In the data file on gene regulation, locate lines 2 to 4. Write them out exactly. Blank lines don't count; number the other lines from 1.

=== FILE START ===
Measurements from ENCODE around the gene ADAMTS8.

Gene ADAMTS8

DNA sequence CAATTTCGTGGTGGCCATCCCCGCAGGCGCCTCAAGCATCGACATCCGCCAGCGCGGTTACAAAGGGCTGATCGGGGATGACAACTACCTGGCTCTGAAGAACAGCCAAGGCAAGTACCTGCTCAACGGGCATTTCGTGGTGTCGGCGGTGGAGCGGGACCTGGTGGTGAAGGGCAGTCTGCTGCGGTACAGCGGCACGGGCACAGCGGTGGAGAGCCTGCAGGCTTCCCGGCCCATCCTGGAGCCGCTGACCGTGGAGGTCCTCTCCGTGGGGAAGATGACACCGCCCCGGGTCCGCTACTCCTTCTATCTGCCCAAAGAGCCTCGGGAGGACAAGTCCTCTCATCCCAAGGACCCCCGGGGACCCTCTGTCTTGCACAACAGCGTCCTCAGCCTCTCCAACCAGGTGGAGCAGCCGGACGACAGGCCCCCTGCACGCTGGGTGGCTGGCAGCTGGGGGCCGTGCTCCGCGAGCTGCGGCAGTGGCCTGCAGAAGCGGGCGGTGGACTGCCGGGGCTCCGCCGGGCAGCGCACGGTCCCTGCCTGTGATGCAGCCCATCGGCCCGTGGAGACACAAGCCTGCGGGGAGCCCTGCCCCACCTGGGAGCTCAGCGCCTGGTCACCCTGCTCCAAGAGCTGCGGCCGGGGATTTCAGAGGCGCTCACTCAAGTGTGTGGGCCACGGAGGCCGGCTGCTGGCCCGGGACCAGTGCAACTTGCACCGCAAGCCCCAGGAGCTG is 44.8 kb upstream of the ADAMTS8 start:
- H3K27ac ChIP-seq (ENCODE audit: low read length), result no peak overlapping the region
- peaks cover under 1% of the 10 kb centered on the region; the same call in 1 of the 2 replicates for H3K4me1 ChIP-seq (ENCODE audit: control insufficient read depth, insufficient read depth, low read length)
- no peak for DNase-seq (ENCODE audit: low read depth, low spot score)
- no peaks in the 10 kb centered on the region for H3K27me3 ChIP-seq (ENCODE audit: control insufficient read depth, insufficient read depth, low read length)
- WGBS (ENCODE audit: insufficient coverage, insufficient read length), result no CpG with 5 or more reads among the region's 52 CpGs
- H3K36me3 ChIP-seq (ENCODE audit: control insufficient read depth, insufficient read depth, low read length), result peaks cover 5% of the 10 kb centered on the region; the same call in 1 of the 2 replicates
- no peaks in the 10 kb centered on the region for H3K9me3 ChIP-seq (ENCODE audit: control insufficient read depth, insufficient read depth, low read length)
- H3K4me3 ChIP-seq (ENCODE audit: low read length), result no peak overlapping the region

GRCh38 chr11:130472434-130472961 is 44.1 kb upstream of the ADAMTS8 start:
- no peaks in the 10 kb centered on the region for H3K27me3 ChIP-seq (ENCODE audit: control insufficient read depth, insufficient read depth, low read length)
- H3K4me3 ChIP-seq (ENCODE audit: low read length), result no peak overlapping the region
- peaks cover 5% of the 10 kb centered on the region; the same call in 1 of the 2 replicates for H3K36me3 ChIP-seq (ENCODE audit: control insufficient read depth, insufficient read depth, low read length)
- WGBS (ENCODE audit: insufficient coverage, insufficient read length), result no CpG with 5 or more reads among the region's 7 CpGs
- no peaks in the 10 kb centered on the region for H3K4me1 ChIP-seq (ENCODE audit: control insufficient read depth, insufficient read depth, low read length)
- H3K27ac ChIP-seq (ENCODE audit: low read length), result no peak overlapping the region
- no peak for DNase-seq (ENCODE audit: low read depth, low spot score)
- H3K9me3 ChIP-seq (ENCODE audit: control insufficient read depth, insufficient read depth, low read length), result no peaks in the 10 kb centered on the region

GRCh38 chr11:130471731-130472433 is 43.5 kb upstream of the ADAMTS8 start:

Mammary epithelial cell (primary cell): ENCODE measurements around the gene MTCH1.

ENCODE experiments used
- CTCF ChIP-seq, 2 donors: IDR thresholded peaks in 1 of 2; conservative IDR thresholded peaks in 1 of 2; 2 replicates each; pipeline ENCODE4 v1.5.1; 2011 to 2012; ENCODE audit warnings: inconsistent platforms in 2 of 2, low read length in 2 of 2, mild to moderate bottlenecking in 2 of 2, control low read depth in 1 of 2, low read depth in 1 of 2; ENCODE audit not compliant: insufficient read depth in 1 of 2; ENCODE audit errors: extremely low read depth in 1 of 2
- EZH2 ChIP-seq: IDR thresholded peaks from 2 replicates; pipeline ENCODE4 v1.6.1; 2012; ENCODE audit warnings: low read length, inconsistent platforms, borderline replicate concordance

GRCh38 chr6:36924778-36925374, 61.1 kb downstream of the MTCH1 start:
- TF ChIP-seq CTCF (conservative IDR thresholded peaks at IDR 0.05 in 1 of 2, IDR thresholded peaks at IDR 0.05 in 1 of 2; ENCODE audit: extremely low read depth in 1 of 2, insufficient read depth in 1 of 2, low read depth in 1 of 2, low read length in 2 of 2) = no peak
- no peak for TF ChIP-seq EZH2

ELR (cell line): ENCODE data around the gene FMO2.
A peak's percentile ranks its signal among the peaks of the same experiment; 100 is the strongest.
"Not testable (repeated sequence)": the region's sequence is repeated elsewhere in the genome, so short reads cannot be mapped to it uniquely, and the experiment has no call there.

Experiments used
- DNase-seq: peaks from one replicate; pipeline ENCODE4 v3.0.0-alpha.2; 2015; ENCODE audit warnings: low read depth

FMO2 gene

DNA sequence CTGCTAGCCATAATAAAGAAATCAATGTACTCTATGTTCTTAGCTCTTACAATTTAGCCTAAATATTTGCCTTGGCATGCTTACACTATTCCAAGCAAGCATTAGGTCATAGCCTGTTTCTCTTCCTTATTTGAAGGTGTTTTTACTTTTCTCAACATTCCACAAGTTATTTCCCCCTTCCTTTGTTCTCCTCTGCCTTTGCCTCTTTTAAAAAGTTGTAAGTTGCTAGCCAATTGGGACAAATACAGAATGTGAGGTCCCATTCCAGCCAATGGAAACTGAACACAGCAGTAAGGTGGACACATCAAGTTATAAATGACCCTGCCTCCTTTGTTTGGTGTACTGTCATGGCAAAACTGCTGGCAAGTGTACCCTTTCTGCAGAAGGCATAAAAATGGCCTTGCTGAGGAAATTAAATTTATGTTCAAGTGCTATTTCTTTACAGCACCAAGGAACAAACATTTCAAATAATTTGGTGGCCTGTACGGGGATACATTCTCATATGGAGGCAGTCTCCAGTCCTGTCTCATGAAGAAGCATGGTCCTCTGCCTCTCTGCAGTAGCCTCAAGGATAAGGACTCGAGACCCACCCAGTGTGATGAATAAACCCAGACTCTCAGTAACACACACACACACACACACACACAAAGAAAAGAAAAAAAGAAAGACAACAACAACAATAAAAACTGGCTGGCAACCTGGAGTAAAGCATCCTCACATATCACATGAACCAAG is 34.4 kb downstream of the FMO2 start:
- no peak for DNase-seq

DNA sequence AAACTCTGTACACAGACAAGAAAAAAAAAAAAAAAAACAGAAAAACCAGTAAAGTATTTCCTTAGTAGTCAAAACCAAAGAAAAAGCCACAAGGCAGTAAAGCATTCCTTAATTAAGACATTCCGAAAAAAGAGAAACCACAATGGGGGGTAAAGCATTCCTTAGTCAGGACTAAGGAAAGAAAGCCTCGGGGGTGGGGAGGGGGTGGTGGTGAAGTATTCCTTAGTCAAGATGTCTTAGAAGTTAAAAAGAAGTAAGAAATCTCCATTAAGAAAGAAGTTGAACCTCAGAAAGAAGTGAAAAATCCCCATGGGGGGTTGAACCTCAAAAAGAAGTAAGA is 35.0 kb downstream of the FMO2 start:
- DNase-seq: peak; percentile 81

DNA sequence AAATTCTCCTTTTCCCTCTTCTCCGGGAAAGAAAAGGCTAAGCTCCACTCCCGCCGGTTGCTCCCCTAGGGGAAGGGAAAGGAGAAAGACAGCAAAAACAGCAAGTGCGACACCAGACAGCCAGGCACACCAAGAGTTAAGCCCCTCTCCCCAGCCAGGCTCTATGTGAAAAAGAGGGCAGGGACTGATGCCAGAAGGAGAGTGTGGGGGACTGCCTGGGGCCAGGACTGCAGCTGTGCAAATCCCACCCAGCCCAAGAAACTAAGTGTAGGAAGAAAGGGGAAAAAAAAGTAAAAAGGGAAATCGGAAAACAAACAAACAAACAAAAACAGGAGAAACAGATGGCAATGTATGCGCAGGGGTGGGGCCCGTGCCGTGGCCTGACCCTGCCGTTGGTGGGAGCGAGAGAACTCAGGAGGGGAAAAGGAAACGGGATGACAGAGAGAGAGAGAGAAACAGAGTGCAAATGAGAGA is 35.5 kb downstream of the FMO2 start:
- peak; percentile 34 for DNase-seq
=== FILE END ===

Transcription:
Gene ADAMTS8

DNA sequence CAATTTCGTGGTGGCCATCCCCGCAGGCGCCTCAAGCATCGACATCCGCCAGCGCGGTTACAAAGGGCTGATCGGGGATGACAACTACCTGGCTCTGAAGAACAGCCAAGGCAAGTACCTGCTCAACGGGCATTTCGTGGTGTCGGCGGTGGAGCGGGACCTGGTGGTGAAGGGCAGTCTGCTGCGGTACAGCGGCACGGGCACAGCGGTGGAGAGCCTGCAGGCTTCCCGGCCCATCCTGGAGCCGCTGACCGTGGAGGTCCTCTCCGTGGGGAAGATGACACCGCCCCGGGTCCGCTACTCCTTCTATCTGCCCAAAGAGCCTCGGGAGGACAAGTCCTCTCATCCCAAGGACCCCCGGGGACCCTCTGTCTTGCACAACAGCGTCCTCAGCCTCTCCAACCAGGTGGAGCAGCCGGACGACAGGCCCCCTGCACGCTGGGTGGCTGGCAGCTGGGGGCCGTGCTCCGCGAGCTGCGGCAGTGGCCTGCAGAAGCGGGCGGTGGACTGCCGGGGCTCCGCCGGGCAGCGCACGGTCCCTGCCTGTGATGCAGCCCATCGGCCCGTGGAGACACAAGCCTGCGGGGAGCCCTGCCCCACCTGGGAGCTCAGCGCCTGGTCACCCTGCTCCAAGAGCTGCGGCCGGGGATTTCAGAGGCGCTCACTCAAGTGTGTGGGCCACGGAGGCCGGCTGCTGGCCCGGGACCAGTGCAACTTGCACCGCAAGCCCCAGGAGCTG is 44.8 kb upstream of the ADAMTS8 start:
- H3K27ac ChIP-seq (ENCODE audit: low read length), result no peak overlapping the region